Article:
Match Made in Heaven: Love and desire through the eyes of British Muslim women
Storying Relationships is a research project born in the Department of Geography at the University of Sheffield, which investigated how young British Muslims talk and think about their personal relationships.
The project involved workshops and discussions with young British Muslims in the UK. Participants used stories and storytelling, including fiction, poetry, play writing and blogging, to explore issues that can be hard to talk about directly: sex and relationships.
Sunah, a participant in the Storying Relationships project, said: ‘We have certain desires. We have certain wants that aren’t spoken about and for me it was like I finally don’t feel like I’m alone in that, and finally there’s a place for me to feel as if I can speak about something and not feel embarrassed and not feel judged about it.’
Reading a piece of her writing, Sunah expressed: ‘No one had told me what marriage was really like. Strangers congratulate you on your wedding, as if that’s the hard part; saying yes and signing the papers. Guests expect to see you cry on the wedding day. An asian bride should never smile, the cameraman told me. But after the wedding, that’s when reality hits, once the glitz and glam of the wedding disappears.’
Sunah was one of a number of British Muslims to take part in the project and write about their thoughts and ideas around relationships and sex.
While the project has had a number of outputs since its conclusion, including journal articles and short films, the research team is about to publish a new book, exploring love and desire from the view of British Muslim women.
Richard Phillips, a Professor in Human Geography at Sheffield, led the project. Professor Phillips said: ‘The book includes short stories, written by young women who took part in creative writing workshops across northern England and Scotland, in community centres, schools and libraries, such as the Glasgow Women’s Library. The workshops were led by published writers, who led and encouraged younger people to write, some for the first time, exploring their experiences and lives. Some of the writing was so strong – moving, honest, spirited, creative – that we felt we needed to publish it. This anthology mixes together work by people who participated in workshops, alongside pieces by some of the workshop leaders, and some more established younger Muslim women, who had inspired the new writers.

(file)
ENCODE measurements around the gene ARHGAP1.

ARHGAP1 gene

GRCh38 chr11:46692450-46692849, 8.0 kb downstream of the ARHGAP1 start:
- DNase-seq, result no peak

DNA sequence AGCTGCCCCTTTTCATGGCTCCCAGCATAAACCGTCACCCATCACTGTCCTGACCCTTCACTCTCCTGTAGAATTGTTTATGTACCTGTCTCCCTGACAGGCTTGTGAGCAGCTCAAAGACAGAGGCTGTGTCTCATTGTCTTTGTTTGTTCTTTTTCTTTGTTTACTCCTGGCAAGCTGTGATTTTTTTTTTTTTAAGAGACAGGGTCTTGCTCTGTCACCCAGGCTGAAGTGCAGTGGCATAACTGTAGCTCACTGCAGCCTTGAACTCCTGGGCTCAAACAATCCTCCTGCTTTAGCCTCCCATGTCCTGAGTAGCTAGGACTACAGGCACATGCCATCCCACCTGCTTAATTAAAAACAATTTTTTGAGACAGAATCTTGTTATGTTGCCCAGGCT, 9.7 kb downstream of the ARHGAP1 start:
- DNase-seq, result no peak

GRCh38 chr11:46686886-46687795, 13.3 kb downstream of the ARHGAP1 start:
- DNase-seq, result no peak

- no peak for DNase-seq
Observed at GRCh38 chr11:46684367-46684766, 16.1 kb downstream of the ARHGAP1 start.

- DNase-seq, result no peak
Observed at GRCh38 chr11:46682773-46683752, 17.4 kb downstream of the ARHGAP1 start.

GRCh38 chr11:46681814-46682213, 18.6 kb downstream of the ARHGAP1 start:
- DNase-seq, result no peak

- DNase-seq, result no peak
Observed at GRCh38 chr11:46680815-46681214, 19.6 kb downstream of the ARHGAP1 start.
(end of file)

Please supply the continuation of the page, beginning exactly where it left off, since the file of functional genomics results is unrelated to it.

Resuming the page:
‘We hope that this book will encourage other young people – including Muslim women, and others too – to write, and also to use their writing to broach difficult subjects about sex and relationships. By talking or writing about these things, our research has shown that people are able to identify and make choices for themselves, as well as busting wider stereotypes about who they are, including damaging stereotypes about Muslims in Britain. Some of the stories in the book can be heard, read by their authors, on the Storying Relationships website.
Sufiya Ahmed was a Project Creative for Storying Relationships and has a piece in the anthology, A Match Made in Heaven. Sufiya is a full-time author (her published works include Secrets of the Henna Girl and It’s not about the Burqa) and was a guest speaker at the Storying Relationships Muslim Women Write event at Glasgow Women’s Library, sharing her experiences of writing and publishing.
Sufiya said: ‘We have got this transfer of patriarchal culture from heritage countries to the UK. That means it makes it really hard to have conversations about relationships and sex. I think British Muslim women try to speak but others who are not Muslim women try to take over the conversation, sidelining us in our own issues and desires.
‘This practise of not listening to Muslim women needs to change and this book is a step towards changing that. Its pages capture our ideas and our stories in our own words.'
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